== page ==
Part A Cited Articles
Trotter Hardy, Property (and Copyright) in Cyberspace -- 1996 U. Chi. Legal F. 217 (Full Text)
The state of technology for copying and distributing works also affects the optimal scope of copyright protection because technology determines the ease with which a copyright may be enforced or infringed. The development of networked digital technologies has affected—and, according to some, jeopardized—the efficacy of the exclusive rights. Paradoxically, at the same time such technologies have caused some to question the assumptions that lead to the conclusion that copyright protection is necessary for progress. This article explores the concept of different types of copying protection as slices of a pie, and argues that, since creators care about the size of the whole pie, the different slices can grow and shrink as technology changes.
John Locke, Two Treatises on Government Book II, ch. V (1690) -- HTML Version of Full Text
John Locke's foundational work argued that everyone has a natural right to property in his own labor, and one acquires property in other things by mixing one's labor with them. Locke's Treatises are cited by many as foundational to American democracy and the U.S. Constitution.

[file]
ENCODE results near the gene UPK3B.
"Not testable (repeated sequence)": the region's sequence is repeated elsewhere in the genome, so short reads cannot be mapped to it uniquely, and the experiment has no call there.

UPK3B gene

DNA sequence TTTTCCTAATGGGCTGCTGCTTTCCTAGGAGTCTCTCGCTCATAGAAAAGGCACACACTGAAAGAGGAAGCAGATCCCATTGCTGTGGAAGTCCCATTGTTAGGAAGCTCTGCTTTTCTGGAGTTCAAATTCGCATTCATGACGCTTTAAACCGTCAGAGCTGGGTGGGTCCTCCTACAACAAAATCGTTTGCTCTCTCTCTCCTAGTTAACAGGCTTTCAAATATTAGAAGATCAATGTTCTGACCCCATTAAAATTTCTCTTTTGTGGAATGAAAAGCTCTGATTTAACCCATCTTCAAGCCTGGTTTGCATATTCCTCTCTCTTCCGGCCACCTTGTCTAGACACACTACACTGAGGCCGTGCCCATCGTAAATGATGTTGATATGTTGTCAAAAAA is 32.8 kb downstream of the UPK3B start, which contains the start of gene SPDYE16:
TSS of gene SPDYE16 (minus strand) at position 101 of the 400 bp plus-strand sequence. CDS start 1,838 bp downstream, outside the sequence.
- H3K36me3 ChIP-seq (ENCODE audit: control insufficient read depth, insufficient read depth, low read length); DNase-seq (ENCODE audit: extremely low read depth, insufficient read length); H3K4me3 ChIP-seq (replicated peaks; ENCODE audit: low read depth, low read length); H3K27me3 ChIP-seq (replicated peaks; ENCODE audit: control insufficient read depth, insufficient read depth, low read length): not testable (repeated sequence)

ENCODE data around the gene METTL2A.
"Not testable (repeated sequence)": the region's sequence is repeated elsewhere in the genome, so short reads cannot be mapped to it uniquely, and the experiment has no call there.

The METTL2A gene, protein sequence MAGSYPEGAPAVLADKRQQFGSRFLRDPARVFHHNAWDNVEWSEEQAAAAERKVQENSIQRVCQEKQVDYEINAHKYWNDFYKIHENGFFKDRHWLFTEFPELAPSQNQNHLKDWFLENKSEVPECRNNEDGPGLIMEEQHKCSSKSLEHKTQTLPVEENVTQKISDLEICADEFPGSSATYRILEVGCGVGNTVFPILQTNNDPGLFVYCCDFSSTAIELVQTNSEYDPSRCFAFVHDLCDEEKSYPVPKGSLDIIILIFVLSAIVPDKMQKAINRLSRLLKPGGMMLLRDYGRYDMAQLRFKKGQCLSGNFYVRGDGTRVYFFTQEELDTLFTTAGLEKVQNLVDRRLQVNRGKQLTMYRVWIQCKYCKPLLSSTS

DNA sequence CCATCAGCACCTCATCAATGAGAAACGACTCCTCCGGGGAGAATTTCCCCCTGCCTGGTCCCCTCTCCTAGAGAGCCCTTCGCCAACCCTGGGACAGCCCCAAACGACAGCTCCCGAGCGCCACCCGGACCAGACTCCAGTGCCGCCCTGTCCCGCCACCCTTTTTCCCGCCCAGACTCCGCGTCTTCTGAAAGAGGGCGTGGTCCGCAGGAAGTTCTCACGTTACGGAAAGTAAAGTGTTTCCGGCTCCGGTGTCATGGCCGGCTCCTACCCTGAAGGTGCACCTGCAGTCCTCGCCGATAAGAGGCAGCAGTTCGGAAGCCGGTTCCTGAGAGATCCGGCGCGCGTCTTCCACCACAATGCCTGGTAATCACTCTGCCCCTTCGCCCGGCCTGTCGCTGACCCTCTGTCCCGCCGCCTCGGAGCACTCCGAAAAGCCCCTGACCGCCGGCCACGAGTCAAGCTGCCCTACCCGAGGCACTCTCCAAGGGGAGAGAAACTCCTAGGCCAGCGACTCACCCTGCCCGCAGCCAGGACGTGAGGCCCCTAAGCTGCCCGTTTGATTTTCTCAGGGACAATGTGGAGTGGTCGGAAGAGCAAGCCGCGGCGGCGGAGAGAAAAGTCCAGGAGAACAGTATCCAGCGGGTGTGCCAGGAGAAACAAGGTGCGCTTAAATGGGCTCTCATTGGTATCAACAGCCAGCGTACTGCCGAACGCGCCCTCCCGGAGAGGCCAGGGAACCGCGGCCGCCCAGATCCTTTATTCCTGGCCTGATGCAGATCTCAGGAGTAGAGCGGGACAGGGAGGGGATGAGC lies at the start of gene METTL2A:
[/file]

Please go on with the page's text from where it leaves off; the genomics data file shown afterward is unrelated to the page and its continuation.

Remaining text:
Jessica Litman, The Public Domain -- 39 Emory L.J. 965, 965-67, 975-77 (1990) (Full Text)
The existence of the public domain is a foundational principle of the U.S. copyright system. Unfortunately, the term ‘‘public domain’’ is not amenable to a simple definition. Professor Litman argues that creativity is not possible without a robust public domain, and in fact the "essence of authorship" is in "the process of adapting, transforming, and recombining" what is already out there.
William P. Alford, To Steal a Book Is an Elegant Offense (1995) (Preview Book)
Professor Alford describes the cultural acceptance of copying in China prior to the imposition of western notions of intellectual property protection in the late nineteenth and early twentieth centuries. Chinese culture develops with significant reference to the past. The importance of this interaction with the past for further cultural development makes copying of earlier works a culturally valuable activity.